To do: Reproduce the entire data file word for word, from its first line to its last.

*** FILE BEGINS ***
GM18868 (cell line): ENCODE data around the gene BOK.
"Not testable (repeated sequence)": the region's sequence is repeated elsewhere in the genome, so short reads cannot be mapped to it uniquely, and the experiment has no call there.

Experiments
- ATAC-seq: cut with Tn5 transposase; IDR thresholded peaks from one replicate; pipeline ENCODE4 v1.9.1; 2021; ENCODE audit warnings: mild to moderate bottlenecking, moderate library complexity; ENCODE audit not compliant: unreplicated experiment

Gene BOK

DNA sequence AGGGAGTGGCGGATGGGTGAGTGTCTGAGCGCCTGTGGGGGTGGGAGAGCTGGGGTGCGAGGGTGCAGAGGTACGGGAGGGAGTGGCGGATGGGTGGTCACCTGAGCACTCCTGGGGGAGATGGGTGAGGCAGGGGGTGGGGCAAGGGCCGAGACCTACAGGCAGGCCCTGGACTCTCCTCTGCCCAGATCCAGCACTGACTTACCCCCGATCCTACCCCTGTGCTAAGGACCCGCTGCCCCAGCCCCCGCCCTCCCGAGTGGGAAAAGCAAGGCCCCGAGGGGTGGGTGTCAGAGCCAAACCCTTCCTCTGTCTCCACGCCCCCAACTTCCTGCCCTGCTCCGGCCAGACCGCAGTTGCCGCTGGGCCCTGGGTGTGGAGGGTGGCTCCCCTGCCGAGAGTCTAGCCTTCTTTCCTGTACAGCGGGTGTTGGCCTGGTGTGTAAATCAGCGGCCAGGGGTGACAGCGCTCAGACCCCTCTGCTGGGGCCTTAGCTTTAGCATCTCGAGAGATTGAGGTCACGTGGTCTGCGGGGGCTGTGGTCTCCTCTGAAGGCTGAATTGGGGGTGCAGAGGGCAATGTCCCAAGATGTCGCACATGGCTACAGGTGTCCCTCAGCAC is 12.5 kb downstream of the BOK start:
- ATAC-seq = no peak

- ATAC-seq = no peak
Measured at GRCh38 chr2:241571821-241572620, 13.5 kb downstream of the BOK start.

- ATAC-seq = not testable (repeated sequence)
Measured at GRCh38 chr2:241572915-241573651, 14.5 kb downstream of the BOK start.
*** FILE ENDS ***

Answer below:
GM18868 (cell line): ENCODE data around the gene BOK.
"Not testable (repeated sequence)": the region's sequence is repeated elsewhere in the genome, so short reads cannot be mapped to it uniquely, and the experiment has no call there.

Experiments
- ATAC-seq: cut with Tn5 transposase; IDR thresholded peaks from one replicate; pipeline ENCODE4 v1.9.1; 2021; ENCODE audit warnings: mild to moderate bottlenecking, moderate library complexity; ENCODE audit not compliant: unreplicated experiment

Gene BOK

DNA sequence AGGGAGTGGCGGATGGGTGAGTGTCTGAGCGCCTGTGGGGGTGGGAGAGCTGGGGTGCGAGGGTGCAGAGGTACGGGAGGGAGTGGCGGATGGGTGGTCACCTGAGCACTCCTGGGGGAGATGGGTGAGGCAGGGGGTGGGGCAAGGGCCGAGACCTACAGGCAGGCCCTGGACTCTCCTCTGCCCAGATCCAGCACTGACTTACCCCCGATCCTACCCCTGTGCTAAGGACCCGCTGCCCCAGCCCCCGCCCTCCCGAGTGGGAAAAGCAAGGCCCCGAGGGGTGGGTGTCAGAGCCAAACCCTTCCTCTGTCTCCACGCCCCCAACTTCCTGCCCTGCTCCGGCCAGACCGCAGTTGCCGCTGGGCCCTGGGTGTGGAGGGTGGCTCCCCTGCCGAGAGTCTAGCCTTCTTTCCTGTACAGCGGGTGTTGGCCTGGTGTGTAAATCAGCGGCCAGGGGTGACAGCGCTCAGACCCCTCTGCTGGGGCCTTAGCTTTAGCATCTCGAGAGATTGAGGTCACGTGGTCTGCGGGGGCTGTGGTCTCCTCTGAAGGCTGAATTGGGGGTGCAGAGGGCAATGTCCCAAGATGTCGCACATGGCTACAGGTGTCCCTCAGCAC is 12.5 kb downstream of the BOK start:
- ATAC-seq = no peak

- ATAC-seq = no peak
Measured at GRCh38 chr2:241571821-241572620, 13.5 kb downstream of the BOK start.

- ATAC-seq = not testable (repeated sequence)
Measured at GRCh38 chr2:241572915-241573651, 14.5 kb downstream of the BOK start.